And don't overthink this too much! The program is designed for beginners to learn how to get a workout every day. If you want to learn more, there are more advanced training programs out there (e.g. Joe Friel's training bible). G'luck.
The goals of any training plans are to get you to peak at the right moment and to do so without any physical and mental injuries. I'd say that until you get more experience in triathlons and see what your body can handle with all of the swim, bike, runs workouts over the course of the training program, trust the plan because the odds will be in your favor that way. You don't want to be in a situation where you are going hard now only to burn out and be turned off to the sport later.
I know that most people who do tris tend to be in the A-type personality category. This means that if they are still walking like a human being after a workout then they don't feel that it's a real workout :) Presumably one of the reasons that you joined the NTP program was to find directions with the training. Trust the training for the first tri. For your subsequently tris, you can play around with your workouts to see what's best for you.
There are those of us who do Ironman races without any kind of written plans or road maps so there isn't really any "correct" ways of training since we are all built differently with different athletic backgrounds and race goals. However, before you can get to that point where you are freewheeling the training with confidence, you need to know and understand the fundamentals. Before you can make the determination as to whether a particular training regiment/plan is too easy or too hard, you need a point of reference ... a baseline. Let your current training plan be that baseline and adjust it for future races.
Thanks for the responses.
I have to admit, the direction seems to be a little gray (hard of a type A ;-) ), but I guess I will try dialing back some (not sure what this means yet) so I can stay "fresh" as you put it and also see how combining swimming in impacts me (yes, absolutely my weakest leg).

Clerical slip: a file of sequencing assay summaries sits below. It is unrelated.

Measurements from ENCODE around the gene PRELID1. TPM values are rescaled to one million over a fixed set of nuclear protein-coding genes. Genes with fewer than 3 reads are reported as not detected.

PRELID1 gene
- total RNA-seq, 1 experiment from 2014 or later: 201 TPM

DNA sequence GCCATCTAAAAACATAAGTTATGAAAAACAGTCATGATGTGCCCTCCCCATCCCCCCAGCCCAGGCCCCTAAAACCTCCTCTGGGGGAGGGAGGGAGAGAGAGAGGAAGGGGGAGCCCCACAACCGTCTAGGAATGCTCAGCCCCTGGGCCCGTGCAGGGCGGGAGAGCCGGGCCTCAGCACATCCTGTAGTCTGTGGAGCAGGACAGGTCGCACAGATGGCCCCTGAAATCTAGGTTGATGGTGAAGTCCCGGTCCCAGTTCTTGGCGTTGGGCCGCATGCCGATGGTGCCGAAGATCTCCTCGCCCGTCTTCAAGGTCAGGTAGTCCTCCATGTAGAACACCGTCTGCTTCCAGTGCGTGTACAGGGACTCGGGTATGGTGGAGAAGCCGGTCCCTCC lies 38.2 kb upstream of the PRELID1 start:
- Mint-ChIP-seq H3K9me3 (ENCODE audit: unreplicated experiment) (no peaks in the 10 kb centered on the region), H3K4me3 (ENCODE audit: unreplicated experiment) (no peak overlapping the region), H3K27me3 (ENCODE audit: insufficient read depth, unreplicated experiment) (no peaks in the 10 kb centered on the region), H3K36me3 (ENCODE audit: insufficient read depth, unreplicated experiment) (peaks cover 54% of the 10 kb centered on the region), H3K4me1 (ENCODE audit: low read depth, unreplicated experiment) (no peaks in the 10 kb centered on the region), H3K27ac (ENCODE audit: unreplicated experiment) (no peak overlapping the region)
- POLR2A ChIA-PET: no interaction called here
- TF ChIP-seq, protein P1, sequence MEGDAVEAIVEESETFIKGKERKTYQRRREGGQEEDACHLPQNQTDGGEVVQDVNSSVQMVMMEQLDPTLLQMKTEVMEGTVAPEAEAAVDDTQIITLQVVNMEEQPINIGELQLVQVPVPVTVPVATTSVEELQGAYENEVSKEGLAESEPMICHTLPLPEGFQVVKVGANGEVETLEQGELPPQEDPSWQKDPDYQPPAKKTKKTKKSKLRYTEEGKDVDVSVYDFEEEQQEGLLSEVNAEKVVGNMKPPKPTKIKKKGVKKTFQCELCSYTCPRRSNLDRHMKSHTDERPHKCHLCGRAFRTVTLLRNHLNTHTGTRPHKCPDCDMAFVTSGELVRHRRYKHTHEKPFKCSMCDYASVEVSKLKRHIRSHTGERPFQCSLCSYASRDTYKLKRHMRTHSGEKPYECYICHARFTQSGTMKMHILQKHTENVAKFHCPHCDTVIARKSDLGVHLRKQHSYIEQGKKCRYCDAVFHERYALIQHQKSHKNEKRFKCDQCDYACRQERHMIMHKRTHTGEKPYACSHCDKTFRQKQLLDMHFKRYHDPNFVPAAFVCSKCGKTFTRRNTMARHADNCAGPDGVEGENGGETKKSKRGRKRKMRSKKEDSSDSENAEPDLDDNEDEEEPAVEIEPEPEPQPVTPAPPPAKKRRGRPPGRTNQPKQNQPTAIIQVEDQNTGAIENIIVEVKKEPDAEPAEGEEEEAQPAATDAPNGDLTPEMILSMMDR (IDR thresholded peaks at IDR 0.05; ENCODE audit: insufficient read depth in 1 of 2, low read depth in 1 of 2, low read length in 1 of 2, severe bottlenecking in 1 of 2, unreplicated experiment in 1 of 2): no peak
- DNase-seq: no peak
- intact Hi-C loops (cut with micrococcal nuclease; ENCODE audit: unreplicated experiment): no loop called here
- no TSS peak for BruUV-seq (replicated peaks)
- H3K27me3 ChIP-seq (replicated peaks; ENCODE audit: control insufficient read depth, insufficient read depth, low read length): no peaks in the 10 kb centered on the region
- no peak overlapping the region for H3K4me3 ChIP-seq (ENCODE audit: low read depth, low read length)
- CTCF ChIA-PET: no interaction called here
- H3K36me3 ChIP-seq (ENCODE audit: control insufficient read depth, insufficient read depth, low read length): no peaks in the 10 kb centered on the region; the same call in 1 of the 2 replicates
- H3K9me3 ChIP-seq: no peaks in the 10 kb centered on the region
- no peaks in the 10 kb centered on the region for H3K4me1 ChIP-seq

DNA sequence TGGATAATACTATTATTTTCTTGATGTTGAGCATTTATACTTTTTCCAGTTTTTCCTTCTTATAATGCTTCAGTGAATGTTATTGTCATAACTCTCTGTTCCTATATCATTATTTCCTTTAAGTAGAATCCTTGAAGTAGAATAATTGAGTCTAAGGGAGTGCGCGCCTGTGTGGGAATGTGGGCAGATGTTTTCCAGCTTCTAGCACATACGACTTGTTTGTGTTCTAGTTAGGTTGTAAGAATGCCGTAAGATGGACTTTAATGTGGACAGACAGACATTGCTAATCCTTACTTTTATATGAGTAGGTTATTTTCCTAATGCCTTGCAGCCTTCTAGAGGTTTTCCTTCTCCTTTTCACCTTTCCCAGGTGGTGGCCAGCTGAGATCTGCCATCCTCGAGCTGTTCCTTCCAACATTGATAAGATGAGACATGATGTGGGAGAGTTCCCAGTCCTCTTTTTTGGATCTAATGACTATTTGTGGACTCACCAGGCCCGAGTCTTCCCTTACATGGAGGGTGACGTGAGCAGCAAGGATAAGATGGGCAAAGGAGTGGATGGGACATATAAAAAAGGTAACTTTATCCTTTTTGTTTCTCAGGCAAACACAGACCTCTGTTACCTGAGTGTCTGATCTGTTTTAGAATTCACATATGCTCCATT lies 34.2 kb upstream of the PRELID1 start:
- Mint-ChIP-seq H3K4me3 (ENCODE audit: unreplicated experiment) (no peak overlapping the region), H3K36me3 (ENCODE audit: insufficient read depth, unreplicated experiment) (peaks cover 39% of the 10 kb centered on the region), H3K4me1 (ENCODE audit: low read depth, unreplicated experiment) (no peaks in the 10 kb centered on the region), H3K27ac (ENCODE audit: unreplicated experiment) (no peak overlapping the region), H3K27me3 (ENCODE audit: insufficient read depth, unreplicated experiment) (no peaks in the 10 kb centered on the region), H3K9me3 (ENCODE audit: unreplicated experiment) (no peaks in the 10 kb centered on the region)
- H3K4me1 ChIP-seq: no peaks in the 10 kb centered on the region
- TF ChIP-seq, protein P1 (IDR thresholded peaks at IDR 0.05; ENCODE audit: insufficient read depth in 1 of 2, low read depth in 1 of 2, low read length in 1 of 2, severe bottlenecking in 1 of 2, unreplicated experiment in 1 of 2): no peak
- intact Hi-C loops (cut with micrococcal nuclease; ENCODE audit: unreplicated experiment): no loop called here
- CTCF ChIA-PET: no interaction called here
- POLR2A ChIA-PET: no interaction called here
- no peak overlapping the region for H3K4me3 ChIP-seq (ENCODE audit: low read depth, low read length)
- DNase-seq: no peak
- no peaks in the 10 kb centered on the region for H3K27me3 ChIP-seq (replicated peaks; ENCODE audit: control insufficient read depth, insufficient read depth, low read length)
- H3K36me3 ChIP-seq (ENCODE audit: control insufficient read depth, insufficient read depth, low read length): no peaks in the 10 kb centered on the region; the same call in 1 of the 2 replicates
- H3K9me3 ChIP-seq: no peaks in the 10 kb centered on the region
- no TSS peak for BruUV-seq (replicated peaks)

I was also confused about this, so I went to the gym extra early today (type A much?) and sat down with the gym manager. She gave me some slightly different numbers. She said there were many different ways to calculate zones, but in the school of thought that she was trained:
zone 1: 60-65%
zone 2: 65-70%
zone 3: 75-80%
zone 4: 85-90%
zone 5: 90-95%
So, I can see that this will make a big difference, especially in the beginning when I'm just walking to stay in zone 1-2. Is this better? worse? about the same? Compatible with the training plan?
The numbers are just slightly different, but it really won't make a big difference in your training. Our idea of Zone 1-2 is 50-70% max while your gym manager suggested it is 60-70%. I don't think you're going to have to worry about the lower end of the zones. Most people have issues slowing it down enough to stay in Zone 2 and out of Zone 3, so that's where the focus is and the two methods align there.
So I wouldn't say it's any better or worse, but it is definitely compatible with the training plan. :)
2010 NTP Co-leader
Thanks for the quick response!
Oooo a newer formula. Looks cool. Where'd you get it?
Holy Cow... that new formula had me up all night last night. I had 3 calculators, and super conductor computer, and a mathmatician. I'm still working on it.
New formula was actually only 4 points away from my practical application test.... AWESOME!!!!